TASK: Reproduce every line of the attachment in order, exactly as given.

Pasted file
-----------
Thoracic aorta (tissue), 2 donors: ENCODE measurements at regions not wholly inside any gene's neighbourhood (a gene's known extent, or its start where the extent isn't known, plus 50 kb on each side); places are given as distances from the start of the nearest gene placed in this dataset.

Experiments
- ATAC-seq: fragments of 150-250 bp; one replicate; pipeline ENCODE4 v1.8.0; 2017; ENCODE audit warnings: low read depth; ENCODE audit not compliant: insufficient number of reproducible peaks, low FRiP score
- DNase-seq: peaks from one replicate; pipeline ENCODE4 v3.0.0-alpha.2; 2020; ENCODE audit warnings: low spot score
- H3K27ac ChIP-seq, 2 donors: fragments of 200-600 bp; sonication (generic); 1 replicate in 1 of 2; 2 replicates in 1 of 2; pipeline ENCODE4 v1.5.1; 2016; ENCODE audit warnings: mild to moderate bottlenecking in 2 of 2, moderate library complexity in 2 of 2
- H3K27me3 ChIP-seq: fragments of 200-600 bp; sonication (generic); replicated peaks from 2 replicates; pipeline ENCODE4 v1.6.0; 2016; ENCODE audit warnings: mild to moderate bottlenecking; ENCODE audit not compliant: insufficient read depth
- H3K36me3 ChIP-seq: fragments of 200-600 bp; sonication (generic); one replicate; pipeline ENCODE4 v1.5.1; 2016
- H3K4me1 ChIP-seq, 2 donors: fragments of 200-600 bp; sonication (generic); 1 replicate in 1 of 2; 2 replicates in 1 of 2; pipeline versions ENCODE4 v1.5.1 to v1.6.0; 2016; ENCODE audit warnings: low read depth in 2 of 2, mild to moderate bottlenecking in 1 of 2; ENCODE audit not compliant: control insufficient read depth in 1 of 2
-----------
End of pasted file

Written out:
Thoracic aorta (tissue), 2 donors: ENCODE measurements at regions not wholly inside any gene's neighbourhood (a gene's known extent, or its start where the extent isn't known, plus 50 kb on each side); places are given as distances from the start of the nearest gene placed in this dataset.

Experiments
- ATAC-seq: fragments of 150-250 bp; one replicate; pipeline ENCODE4 v1.8.0; 2017; ENCODE audit warnings: low read depth; ENCODE audit not compliant: insufficient number of reproducible peaks, low FRiP score
- DNase-seq: peaks from one replicate; pipeline ENCODE4 v3.0.0-alpha.2; 2020; ENCODE audit warnings: low spot score
- H3K27ac ChIP-seq, 2 donors: fragments of 200-600 bp; sonication (generic); 1 replicate in 1 of 2; 2 replicates in 1 of 2; pipeline ENCODE4 v1.5.1; 2016; ENCODE audit warnings: mild to moderate bottlenecking in 2 of 2, moderate library complexity in 2 of 2
- H3K27me3 ChIP-seq: fragments of 200-600 bp; sonication (generic); replicated peaks from 2 replicates; pipeline ENCODE4 v1.6.0; 2016; ENCODE audit warnings: mild to moderate bottlenecking; ENCODE audit not compliant: insufficient read depth
- H3K36me3 ChIP-seq: fragments of 200-600 bp; sonication (generic); one replicate; pipeline ENCODE4 v1.5.1; 2016
- H3K4me1 ChIP-seq, 2 donors: fragments of 200-600 bp; sonication (generic); 1 replicate in 1 of 2; 2 replicates in 1 of 2; pipeline versions ENCODE4 v1.5.1 to v1.6.0; 2016; ENCODE audit warnings: low read depth in 2 of 2, mild to moderate bottlenecking in 1 of 2; ENCODE audit not compliant: control insufficient read depth in 1 of 2